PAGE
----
Catherine Corsini’s new film “Le Retour”, or “Homecoming”, opens with a moment of pain. A mother (Aïssatou Diallo Sagna) is nervously traveling with her two young daughters when she receives a phone call. Something terrible has happened and she starts crying. Even as that interaction looms over the rest of the action, which then jumps forward 15 years, we don’t find out exactly the circumstances of that pivotal call until this disjointed film’s running time. By the time we do, the impact of what happened is less traumatic than confusing, a product of subtle characterization and messy storytelling.
At the same time, Corsini cast incredible actors for this sunny Corsican saga of family ties, the best when relying on their dynamics and the worst when it comes to big reveals.
The woman in those first frames is Khédidja, a nanny, who has been invited to the French island in the Mediterranean by a wealthy family to take care of their children on vacation. Her two daughters have arrived for the summer: 18-year-old Jessica (Suzy Bemba), studious and aloof, and 15-year-old Farah (Esther Gohourou), who, feeling undervalued, thrives on chaos. The journey is fraught: the girls were born in Corsica, but have no memories of the place, apart from the knowledge that their father died there. Khédidja withholds information about their past, which Jessica and Farah resent.
The family mystery unfolds in tandem with the story Corsini wants to create for teenagers, an emotional and sexual discovery. Jessica falls in love with the carefree Gaia (Lomane de Dietrich), the older half-sister of the accusations her mother is watching. Gaia, a rich girl with few worries, can be both loving and condescending. Farah, meanwhile, develops a hostile flirtation with a boy on the beach (Harold Orsini), whom he first meets when he denounces him for his racist behavior towards a group of kids playing with a soccer ball. .
While there is joy in the portrayal of the spark of attraction and first love, the screenplay, co-written with Naïla Guiguet, stumbles over portraying the racial dynamics of these relationships: both Farah and Jessica are terribly forgiving of their microaggressions novelist displays.
“Le Retour” arrives in competition after a series of controversies that initially led to the film being dropped from the lineup before returning about ten days later. The delay was specifically related to the fact that a sex scene involving then 15-year-old Gohourou and Orsini had not been cleared by France’s Commission des Enfants du Spectacle, although there were also reports of alleged on-set harassment by both Corsini and other team members.
In response, Corsini and her producer Élisabeth Perez claimed there had been an administrative error related to the scene in question and denied any harassment. “We would like to emphasize that no complaints have been filed against Catherine Corsini, or against the production of the film,” they said in a open letter published by Variety. The scene in question with Gohourou, who also starred in the controversial ‘Cuties’, does not appear in the final product. It’s hard to imagine what purpose it would have served.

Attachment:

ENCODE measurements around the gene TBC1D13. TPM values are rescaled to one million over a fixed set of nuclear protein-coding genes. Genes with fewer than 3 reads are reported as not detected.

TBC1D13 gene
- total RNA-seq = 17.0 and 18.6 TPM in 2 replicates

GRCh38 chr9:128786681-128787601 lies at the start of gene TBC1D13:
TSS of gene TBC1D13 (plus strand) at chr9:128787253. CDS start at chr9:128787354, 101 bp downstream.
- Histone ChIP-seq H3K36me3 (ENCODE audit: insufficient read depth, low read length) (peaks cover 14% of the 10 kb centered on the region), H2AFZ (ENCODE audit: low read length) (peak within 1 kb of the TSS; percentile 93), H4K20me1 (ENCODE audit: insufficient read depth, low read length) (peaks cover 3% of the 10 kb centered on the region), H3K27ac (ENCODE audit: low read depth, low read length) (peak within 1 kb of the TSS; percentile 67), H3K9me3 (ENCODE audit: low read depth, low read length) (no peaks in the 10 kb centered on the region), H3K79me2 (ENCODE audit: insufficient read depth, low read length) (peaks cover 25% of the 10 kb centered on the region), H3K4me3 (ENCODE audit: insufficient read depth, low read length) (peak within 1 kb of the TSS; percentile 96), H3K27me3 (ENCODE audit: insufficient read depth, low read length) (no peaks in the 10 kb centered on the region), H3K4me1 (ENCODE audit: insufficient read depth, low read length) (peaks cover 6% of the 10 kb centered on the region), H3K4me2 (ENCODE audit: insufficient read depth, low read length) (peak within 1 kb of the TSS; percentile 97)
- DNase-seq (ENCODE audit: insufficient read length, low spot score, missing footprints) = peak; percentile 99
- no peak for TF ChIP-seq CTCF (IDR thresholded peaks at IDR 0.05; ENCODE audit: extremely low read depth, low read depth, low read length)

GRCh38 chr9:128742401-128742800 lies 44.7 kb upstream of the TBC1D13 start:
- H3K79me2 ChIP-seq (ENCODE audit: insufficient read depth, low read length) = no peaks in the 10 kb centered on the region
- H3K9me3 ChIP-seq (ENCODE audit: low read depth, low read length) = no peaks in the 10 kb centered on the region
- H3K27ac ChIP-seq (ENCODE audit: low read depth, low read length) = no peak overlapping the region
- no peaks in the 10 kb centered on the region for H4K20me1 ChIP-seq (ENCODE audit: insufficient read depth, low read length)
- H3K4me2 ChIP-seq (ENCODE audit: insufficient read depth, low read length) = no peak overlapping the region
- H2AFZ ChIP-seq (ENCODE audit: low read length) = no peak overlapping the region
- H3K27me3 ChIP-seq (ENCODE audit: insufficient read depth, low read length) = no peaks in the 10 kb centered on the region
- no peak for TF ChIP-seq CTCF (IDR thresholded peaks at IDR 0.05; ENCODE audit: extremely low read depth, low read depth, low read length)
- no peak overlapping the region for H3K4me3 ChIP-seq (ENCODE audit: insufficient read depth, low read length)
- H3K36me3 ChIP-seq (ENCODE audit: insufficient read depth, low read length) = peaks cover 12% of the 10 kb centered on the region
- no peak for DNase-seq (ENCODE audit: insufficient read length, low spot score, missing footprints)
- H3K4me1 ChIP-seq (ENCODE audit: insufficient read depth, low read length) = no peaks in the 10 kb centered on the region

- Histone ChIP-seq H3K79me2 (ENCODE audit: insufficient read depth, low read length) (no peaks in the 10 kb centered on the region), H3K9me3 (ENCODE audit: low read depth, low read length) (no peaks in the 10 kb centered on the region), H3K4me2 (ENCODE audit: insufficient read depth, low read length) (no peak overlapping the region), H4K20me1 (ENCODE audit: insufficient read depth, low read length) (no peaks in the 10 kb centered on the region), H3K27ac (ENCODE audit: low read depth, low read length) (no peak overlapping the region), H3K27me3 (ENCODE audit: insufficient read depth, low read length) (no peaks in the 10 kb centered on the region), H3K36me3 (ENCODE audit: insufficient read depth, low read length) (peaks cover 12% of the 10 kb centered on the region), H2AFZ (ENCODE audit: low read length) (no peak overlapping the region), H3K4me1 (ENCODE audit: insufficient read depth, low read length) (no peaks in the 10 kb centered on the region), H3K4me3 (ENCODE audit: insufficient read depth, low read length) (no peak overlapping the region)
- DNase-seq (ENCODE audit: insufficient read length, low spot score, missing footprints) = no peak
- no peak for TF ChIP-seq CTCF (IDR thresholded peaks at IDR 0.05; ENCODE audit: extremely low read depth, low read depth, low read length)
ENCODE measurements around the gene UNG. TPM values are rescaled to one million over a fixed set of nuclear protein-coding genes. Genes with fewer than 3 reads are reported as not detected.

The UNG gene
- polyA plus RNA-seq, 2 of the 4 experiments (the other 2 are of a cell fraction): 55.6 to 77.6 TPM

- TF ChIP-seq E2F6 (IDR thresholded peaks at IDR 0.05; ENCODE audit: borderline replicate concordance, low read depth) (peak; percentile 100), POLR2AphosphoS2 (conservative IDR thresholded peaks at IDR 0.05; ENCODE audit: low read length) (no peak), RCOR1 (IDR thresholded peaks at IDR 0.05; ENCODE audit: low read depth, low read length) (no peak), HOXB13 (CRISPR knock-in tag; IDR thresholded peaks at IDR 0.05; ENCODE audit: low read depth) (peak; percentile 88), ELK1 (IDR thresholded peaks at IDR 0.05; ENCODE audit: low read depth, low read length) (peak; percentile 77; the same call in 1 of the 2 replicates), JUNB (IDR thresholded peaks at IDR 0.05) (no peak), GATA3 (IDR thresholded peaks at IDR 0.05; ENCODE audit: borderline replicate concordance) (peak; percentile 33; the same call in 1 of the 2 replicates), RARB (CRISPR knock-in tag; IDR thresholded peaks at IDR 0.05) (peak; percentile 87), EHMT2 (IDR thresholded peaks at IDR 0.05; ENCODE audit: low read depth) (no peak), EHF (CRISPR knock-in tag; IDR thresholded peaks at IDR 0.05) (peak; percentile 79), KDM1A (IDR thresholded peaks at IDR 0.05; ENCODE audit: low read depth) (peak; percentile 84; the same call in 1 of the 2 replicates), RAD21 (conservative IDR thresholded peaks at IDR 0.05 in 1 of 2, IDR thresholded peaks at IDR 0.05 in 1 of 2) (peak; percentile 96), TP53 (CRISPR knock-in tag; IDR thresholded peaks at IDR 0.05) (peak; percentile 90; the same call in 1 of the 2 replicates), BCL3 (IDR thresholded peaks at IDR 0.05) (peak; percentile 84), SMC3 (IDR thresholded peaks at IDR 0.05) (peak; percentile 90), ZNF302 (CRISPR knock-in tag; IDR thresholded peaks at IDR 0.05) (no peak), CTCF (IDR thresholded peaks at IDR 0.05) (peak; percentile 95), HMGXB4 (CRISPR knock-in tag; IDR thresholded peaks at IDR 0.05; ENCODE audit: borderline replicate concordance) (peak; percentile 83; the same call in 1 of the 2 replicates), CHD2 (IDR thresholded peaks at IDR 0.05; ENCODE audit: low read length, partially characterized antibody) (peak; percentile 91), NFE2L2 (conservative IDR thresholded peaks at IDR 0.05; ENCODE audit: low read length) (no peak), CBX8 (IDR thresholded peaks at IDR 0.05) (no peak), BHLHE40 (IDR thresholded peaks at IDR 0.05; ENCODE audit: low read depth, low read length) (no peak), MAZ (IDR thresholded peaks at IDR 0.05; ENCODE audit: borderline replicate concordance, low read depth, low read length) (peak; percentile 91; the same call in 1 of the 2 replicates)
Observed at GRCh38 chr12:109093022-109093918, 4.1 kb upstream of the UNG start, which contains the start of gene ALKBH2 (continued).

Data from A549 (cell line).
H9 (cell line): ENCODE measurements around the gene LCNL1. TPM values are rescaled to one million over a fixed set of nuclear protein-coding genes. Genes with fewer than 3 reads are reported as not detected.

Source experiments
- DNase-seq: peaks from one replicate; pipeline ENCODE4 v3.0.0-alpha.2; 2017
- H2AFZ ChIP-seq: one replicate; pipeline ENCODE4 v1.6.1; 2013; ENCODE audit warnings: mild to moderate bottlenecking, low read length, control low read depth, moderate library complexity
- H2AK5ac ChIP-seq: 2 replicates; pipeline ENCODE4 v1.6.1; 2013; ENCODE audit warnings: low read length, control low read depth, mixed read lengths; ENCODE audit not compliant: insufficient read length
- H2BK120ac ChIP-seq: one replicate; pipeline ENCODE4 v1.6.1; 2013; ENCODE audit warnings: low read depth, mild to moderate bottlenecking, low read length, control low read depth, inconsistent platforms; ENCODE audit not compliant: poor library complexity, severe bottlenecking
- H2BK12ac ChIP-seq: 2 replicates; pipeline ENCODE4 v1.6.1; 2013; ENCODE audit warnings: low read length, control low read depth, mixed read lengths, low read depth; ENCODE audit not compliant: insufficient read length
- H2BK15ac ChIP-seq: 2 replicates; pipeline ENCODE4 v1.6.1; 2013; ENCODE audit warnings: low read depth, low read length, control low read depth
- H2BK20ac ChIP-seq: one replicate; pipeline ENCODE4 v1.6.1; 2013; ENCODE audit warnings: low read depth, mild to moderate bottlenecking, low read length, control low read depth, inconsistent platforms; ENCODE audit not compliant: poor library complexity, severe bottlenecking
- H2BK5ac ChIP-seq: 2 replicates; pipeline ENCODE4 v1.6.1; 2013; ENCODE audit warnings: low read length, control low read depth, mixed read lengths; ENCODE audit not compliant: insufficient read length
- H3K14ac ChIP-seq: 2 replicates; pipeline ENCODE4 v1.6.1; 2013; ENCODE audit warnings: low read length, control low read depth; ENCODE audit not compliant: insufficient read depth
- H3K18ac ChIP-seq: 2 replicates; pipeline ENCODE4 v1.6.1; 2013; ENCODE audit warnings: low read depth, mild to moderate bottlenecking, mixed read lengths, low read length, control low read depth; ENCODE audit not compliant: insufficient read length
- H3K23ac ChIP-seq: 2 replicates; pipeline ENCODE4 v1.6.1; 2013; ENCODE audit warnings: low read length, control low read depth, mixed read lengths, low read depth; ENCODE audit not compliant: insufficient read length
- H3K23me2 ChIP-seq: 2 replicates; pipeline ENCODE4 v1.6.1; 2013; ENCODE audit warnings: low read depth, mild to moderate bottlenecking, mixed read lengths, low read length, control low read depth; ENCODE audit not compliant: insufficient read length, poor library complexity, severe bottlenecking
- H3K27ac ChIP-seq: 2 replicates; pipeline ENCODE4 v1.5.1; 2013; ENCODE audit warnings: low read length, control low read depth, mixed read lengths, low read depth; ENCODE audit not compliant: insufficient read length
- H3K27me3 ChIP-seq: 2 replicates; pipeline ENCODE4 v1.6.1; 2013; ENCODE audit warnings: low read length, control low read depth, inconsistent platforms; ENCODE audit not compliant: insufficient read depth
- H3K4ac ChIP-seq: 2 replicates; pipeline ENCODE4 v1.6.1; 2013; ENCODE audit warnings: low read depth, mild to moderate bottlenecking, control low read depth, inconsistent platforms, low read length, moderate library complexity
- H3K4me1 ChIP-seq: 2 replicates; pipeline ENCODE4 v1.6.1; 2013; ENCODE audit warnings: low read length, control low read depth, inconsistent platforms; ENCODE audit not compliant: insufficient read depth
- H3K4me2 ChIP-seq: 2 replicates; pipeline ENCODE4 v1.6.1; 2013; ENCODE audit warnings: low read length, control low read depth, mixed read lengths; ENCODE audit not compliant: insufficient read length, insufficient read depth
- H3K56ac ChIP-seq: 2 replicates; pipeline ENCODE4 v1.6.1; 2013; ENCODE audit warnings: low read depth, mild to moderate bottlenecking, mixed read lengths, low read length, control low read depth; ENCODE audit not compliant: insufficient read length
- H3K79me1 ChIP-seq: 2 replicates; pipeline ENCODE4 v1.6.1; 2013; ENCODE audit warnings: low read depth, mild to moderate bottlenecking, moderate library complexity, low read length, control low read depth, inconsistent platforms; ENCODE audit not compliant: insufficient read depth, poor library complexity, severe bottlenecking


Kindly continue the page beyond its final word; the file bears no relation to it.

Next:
Meanwhile, Gohourou, who defended Corsini, gives a stunning performance here alongside Bemba, and the film thrives on the awkward spaces between sisters who couldn’t be more different. Bemba plays a wide-eyed Jessica, while Gohourou is full of hilarious fire that makes even the most awkward dialogue work. When they are apart, each pursuing their own personal investigations, you can feel the energy of material delay. That said, de Dietrich is often charming and entertaining as Gaia, a smart party girl who responds to her condescending father Denis Podalydès, himself doing a good job in braggart mode.
The actress who gets the little attention is Diallo Sagna, the star of Corsini’s “The Divide”. The script deliberately obscures the origin of some of Khédidja’s guilt and grief, but this sadly means that the character remains elusive and Diallo Sagna has to play out emotions that make no sense. In the end, Corsini seems less interested in what Khédidja is going through than what her daughters are, but that subtle characterization has a knock-on effect on the rest of the film.
Corsini clearly has both affection and contempt for Corsica, which he depicts as a place of beauty and rejection. His camera loves to capture how the oppressive sun’s rays bounce off rustic structures and the crystalline qualities of the water against bare skin. However, she recognizes an ugliness in this resort town: the casual racism of the residents and the hedonism of parties.
There is juice in these contradictions, but Corsini struggles to deal with all of this and in turn offers his protagonists all-round journeys. The result is a film that ultimately feels lighthearted, despite the talent found within its confines. What is still evident, however, is that Bemba and Gohourou are worth watching as they progress through their careers.
“Le Retour” premiered at the 2023 Cannes Film Festival. It is currently seeking distribution in the United States.